Taking transit isn’t always cheap.
In Toronto, getting to and from work on public transit will set you back $6.50, regardless of the distance travelled.
All those fares can really add up for those on the lower end of the income scale. Of course, there’s the monthly metro pass route, but paying that $141.50 at the beginning of the month at the same time rent is due is a major challenge for some.
Now, Calgary is making it easier for low-income riders to get around.
Come early 2017, those living in extreme poverty will pay just $5.15 for a monthly Calgary Transit pass — a 95 per cent discount off the regular price.
City council unanimously voted in favour yesterday for introducing the new sliding scale.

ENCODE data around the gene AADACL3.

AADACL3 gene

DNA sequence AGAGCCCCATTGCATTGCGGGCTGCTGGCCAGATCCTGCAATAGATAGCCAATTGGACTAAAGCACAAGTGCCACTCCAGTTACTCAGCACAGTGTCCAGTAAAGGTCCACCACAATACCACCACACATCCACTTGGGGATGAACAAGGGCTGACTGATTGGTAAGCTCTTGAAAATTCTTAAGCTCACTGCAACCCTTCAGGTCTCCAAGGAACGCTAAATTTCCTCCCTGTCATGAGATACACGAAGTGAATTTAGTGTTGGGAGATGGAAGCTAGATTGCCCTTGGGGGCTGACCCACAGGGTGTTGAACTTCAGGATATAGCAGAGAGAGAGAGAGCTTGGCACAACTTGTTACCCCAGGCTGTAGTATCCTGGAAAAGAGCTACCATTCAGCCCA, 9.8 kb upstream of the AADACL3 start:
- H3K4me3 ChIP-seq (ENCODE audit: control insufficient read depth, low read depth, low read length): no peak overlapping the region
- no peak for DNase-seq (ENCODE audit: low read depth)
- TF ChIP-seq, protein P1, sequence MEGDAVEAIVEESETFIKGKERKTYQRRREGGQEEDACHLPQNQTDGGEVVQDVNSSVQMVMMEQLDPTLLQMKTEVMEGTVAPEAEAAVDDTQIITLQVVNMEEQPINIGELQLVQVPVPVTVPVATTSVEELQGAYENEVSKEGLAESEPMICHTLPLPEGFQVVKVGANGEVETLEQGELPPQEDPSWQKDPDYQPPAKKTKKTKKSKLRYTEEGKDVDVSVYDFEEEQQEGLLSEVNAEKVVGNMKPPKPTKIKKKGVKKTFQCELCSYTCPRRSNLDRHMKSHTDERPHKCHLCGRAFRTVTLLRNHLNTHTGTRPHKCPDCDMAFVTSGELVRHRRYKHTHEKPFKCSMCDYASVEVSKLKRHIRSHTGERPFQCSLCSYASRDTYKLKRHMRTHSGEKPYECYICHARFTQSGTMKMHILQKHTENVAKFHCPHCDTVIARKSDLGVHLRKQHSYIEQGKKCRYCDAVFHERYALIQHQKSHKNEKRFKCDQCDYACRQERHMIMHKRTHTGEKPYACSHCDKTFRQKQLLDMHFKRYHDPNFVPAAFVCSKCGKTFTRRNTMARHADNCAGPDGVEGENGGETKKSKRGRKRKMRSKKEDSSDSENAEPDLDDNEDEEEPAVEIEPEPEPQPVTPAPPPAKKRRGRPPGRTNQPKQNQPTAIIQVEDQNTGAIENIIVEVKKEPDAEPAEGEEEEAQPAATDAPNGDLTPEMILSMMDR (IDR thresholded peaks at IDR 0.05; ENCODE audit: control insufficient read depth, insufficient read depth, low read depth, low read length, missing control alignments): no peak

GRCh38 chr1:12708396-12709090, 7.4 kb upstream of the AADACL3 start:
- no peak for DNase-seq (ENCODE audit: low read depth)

Depending on a rider’s income, monthly adult bus passes will cost between $5.15 and $51.50 — a discount of between 50 and 95 per cent off the 2017 regular monthly adult bus pass fare.
It currently costs $99 for an adult monthly transit pass. The current subsidized pass for the city’s poorest is $44, regardless of how much they earn.
The new sliding scale means a single rider, who makes half of the poverty line (about $12,000 a year), will pay just $5.15 for a monthly pass.
Someone who makes 85 to 100 per cent of the Low Income Cut-Off will get a 50 per cent discount.
It’s a pretty big deal – and one other cities may want to consider.
“It means that people who are living in real, extreme poverty in our city — and there are many of them — will now pay just over $5 a month to be able to have a transit pass,” said Mayor Naheed Nenshi. “And this makes a huge difference in people’s lives. It gets them to medical appointments, to school, to job interviews.”
The new initiative was made possible after the Province of Alberta kicked in $13.5 million of funding over three years for low-income transit passes in May.